Data poisoning: how to prevent the threat of biased AI outcomes

Machine learning models are not safe. Data poisoning is an emerging threat. But what is it, and how can organisations avoid it? Spiros Potamitis, Senior Data Scientist at SAS Global Technology Practice shares how this threat arises, plus prevention methods that can stop an attack in its tracks, or prevent it from happening in the first place.


This is a contributed article by Spiros Potamitis, Senior Data Scientist, Global Technology Practice at SAS.

Increasingly in business, organisations are implementing machine learning models to advance their AI systems. As is natural with any new technology, these systems are being tested by fresh threats which risk their function and integrity. One such threat is data poisoning.

Machine learning 101

Before we discuss data poisoning, it’s worth revisiting how machine learning models work. We train these models to make predictions by ‘feeding’ them with historical data. From these data, we already know the outcome that we would like to predict in the future and the characteristics that drive this outcome. These data ‘teach’ the model to learn from the past. The model can then use what it has learned to predict the future. As a rule of thumb, when more data are available to train the model, its predictions will be more accurate and stable.

AI systems that include machine learning models are normally developed by experienced data scientists. They thoroughly examine and explore the data, remove outliers and run several sanity and validation checks before, during and after the model development process. This means that, as far as possible, the data used for training genuinely reflect the outcomes that the developers want to achieve.

Feed with caution: Data poisoning explained

However, what happens when this training process is automated? This does not very often occur during development, but there are many occasions when we want models to continuously learn from new operational data: ‘on the job’ learning. At that stage, it would not be difficult for someone to develop ‘misleading’ data that would directly feed into AI systems to make them produce faulty predictions.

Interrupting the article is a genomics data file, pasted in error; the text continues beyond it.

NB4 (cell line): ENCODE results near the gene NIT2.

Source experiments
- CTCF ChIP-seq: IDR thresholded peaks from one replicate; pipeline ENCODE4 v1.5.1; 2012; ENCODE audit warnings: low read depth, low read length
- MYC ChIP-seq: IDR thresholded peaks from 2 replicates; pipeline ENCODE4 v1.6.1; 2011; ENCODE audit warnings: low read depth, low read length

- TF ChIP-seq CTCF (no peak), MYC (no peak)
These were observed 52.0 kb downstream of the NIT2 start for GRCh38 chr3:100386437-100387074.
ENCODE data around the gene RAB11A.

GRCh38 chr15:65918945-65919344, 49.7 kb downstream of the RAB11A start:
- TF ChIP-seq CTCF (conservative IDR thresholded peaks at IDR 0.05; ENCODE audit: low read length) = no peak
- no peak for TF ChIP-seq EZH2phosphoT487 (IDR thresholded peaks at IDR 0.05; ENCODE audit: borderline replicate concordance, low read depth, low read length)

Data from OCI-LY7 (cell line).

Consider, for example, Amazon or Netflix’s recommendation engines. Think how easy it is to change the recommendations you receive by buying something for someone else. Now consider that it is possible to set up bot-based accounts to rate programmes or products millions of times. This will clearly change ratings and recommendations, and ‘poison’ the recommendation engine.

This is known as data poisoning. It is particularly easy if those involved suspect that they are dealing with a self-learning system, like a recommendation engine. All they need to do is make their attack clever enough to pass the automated data checks—which is not usually very hard.

The other issue with data poisoning is that it could be a long, slow process. Hackers can afford to take their time to change the data by feeding in a few results at a time. Indeed, this is often more effective, because it is harder to detect than a massive influx of data at a single point in time—and significantly harder to undo.

Four steps to preventing data poisoning

Fortunately, there are steps that organisations can take to prevent data poisoning. These include:

  1. Establish an end-to-end ModelOps process to monitor all aspects of model performance and data drifts
  2. For automatic re-training of models, establish a business flow. This means that your model will have to go through a series of checks and validations by different people in the business before the updated version goes live
  3. Hire experienced data scientists and analysts. There is a growing tendency to assume that everything technical can be handled by software engineers, especially with the shortage of qualified and experienced data scientists. However, this is not the case. We need experts who really understand AI systems and machine learning algorithms, and who know what to look for when we are dealing with threats like data poisoning
  4. Use ‘open’ with caution. Open-source data are very appealing because they provide access to more data to enrich existing sources. In principle, this should make it easier to develop more accurate models. However, these data are just that: open. This makes them an easy target for fraudsters and hackers. The recent attack on PyPI, which flooded it with spam packages, shows just how simple this can be

The significance of human supervision

It is imperative that, for their own safety and that of their customers, organisations adopt these four recommendations to safeguard against data poisoning.

Yet, there is one other key consideration that organisations must acknowledge in their fight against data poisoning: human intervention. Automation is certainly a big player in the future of tech. However, it will be nothing without the trained human eye to supervise the entire process. It’s perceptive humans who will spot the tell-tale signs of data poisoning and pass the knowledge on, beginning to teach machines how to spot it themselves.

Spiros Potamitis is a senior data scientist at SAS, specialising in the development and implementation of advanced analytics solutions across different industries. Having acquired an MSc in Computer Engineering and one in Information Management, Potamitis provides subject matter expertise in the areas of Forecasting, Machine Learning and AI.